Monday, November 23, 2015

Review: CosRx Acne Pimple Master Patch

Warning: because this post is about acne-oriented hydrocolloid bandages, the subject matter is a bit gross. I don't have any of my own photos of the before and after of using these, but I link a few photos and it is a little icky to look at.

As I've mentioned before, I don't have great skin. My main problem is acne, mostly the large under-the-skin type that can hang out for weeks at a time. The problem is mostly under control, largely thanks to the Paula's Choice 2% BHA Liquid, which I previously reviewed, but something about the transition to full-time office work was making my skin act up. (By the way, I now recommend purchasing Paula's Choice products at Dermstore because there are often discount codes floating around the web, sometimes for up to 15% off or a little more.)

I first heard about using hydrocolloid bandages (aka blister bandages) as an acne-healing tool while reading r/SkincareAddiction (some icky photos linked in comments there). I had actually seen Nexcare ones designed for acne on the shelves at Taiwanese and Hong Kong drugstores, but I assumed they were just little stickers designed to spot-treat acne with, say, tea tree oil or other topical ingredients that I could just apply directly instead. I've tried a few products from the latter category, including both the A'pieu product I linked and one from The Face Shop. Neither was any good. Hydrocolloid bandages are great though, provided you use them correctly, and the CosRx Acne Pimple Master Patch is a particularly effective one. Read on, but be forewarned that even the basic description of how to use it might be a bit gross.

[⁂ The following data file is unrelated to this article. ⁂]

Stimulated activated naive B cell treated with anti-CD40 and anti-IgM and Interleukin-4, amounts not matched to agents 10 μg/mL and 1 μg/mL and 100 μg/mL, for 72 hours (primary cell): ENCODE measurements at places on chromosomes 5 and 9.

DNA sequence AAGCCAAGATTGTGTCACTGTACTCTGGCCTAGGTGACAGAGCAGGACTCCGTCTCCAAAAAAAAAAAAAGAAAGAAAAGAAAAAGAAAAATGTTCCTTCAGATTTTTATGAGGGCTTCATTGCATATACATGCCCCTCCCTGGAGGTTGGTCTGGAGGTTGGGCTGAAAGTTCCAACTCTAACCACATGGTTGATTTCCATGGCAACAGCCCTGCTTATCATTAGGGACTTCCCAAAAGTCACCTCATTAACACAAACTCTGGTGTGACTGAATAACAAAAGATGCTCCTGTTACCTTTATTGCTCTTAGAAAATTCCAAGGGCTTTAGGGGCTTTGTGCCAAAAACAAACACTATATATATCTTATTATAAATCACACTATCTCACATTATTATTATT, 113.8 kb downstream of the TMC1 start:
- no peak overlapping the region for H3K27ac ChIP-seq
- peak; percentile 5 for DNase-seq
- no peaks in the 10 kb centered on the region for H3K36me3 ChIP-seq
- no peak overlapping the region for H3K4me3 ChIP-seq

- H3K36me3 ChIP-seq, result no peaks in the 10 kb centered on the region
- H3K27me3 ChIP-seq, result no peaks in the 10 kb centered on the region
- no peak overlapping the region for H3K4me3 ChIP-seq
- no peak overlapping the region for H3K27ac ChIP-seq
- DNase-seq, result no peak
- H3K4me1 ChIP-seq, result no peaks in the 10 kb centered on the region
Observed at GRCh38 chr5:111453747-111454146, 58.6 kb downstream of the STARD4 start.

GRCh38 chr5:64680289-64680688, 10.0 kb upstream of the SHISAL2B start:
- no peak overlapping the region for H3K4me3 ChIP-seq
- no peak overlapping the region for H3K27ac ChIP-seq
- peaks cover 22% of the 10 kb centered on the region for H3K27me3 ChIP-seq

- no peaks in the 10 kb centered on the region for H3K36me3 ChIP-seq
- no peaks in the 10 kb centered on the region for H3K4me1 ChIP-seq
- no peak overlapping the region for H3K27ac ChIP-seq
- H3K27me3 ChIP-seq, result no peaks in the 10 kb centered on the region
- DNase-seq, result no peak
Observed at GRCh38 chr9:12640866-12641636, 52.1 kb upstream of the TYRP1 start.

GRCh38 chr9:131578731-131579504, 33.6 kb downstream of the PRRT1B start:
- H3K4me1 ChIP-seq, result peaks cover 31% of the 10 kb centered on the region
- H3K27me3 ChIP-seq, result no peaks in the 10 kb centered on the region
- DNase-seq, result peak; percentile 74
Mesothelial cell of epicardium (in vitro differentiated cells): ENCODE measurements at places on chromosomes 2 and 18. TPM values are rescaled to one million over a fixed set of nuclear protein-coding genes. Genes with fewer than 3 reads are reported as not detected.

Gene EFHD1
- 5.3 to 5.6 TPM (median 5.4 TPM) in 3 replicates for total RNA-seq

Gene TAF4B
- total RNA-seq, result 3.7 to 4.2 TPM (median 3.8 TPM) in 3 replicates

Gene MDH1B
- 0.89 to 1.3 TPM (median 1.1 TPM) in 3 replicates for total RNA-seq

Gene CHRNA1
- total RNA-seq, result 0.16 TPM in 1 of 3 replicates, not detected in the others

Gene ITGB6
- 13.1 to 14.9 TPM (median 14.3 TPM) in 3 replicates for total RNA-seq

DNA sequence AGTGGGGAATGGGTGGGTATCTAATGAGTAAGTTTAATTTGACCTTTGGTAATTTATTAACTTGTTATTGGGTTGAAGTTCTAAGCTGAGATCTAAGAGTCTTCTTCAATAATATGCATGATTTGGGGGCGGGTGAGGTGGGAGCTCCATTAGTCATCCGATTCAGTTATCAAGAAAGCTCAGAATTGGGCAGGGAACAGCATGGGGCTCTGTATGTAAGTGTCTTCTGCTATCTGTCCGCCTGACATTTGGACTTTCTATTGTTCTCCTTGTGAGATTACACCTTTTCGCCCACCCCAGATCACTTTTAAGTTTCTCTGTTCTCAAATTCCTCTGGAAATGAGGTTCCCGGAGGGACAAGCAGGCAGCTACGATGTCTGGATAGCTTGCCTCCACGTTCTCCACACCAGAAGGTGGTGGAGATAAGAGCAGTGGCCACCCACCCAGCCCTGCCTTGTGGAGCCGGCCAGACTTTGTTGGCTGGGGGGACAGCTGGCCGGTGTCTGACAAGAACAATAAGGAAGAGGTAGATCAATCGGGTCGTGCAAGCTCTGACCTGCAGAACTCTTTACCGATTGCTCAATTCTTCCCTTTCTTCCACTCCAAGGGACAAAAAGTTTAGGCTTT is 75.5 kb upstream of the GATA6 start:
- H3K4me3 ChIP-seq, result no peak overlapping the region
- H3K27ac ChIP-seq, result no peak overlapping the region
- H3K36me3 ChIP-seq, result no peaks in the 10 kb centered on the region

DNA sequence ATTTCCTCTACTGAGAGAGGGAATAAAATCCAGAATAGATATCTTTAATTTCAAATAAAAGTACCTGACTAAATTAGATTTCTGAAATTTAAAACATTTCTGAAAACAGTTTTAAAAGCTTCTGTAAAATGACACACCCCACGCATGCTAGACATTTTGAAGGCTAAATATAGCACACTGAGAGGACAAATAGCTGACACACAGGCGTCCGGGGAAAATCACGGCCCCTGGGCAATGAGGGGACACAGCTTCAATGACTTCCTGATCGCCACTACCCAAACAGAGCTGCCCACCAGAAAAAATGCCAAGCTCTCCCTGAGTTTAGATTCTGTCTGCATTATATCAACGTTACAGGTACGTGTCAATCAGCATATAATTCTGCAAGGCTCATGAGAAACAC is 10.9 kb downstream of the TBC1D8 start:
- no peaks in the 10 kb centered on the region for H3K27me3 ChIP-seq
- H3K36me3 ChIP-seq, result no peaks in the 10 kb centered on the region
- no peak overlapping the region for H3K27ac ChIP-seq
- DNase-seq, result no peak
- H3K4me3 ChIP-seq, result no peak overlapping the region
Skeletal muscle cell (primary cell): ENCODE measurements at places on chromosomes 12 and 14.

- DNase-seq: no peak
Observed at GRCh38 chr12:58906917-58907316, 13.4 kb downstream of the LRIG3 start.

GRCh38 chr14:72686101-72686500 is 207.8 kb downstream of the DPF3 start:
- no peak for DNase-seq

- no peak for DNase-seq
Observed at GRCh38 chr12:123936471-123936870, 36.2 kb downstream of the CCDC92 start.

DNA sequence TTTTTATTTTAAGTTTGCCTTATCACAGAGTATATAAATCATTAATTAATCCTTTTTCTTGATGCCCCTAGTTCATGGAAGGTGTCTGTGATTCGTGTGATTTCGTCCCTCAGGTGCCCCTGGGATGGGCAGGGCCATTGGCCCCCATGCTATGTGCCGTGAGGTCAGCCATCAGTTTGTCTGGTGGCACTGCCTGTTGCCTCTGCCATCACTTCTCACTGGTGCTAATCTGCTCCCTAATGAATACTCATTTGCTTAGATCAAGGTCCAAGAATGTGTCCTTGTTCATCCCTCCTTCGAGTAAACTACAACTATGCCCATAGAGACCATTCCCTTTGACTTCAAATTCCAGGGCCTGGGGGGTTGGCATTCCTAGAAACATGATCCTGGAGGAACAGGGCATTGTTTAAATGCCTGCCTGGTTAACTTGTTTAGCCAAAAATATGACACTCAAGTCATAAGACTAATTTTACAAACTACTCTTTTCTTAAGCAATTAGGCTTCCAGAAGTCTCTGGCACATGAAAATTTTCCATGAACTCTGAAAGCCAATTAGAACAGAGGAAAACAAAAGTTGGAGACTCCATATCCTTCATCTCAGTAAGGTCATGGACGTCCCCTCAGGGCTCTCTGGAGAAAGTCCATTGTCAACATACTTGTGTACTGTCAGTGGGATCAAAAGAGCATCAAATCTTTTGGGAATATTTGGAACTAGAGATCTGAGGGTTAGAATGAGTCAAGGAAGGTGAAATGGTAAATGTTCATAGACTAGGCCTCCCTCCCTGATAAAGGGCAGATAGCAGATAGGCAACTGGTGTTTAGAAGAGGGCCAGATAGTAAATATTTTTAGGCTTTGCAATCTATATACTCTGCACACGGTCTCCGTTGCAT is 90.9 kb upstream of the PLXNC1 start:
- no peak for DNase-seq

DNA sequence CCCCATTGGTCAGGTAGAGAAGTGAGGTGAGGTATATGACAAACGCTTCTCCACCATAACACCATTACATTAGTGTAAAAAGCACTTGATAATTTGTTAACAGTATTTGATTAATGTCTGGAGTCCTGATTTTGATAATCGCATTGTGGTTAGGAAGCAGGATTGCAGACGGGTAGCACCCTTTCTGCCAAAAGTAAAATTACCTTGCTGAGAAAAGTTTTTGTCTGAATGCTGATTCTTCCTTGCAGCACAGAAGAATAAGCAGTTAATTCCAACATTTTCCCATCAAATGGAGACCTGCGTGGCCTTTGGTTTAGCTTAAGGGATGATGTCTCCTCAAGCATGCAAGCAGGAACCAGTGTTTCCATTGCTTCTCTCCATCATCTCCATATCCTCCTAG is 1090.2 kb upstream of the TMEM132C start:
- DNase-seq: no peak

Hydrocolloids are designed to suck moisture from wounds. The clear yellow material turns white as it works (icky photo alert) in a way that suggests pus, but any kind of moisture, even blood, would have the same effect. Because they work solely by sucking moisture out of pimples, they only work on ones that have "come to a head" (the icky stuff inside starts to show) AND is open in some way, i.e. is punctured gently with a sterilized needle (recommended by many at SkincareAddiction), has popped, or is otherwise seeping. Thus, using one often requires ignoring medical advice to leave acne alone for fear of scarring and infection. I must therefore give a huge disclaimer before encouraging the use of hydrocolloids: only you know what works best for your skin, whether you're prone to scarring or hyper-pigmented spots, and whether hydrocolloids even make sense for your skin condition.

In my case, those larger under-the-skin type blemishes take an absurdly long time to heal (think a month and a half or longer), but I've found that encouraging them to come to a head, open, and then getting the nasty stuff out with hydrocolloids is one way to ensure a quicker healing process (closer to two and a half weeks). That does have the downside of leaving a hyper-pigmented spot once the blemish heals, which takes around two months to fade noticeably with my current routine. I've found that I get more or less the same dark spots if I let my blemishes heal on their own, and I've never had other types of scarring from acne, even when I er, pop or pick at them, so the hydrocolloids suit me.

I've heard many good things about the Korean brand CosRx, but this was my first time trying any of their products. I'd previously been using the Nexcare Acne Absorbing Cover. They're both about equally effective at absorbing gunk, but the CosRx Acne Pimple Master Patch has one major advantage: the adhesive is stronger, and it stays put on the skin much better. Both products have trouble sticking to skin if your moisturizer or other skincare products haven't fully absorbed such that it might be best to go easy on products near your pimple, but the problem is much more pronounced with the Nexcare patch.

The prices for both tend to fluctuate slightly on Amazon, but the CosRx one is typically around $5 (for 24 patches) while the Nexcare is closer to $7 (for 36 patches). The CosRx one is slightly more expensive per patch, but the cost difference is ultimately fairly negligible for me as I don't end up needing to use them too often, and I think the quality difference makes the CosRx ones worth it regardless. It might be even more cost-effective to buy regular blister bandages and cut them down to size, but I remember seeing mixed reviews for various brands of other blister bandages and can't vouch for which ones would be useful. 

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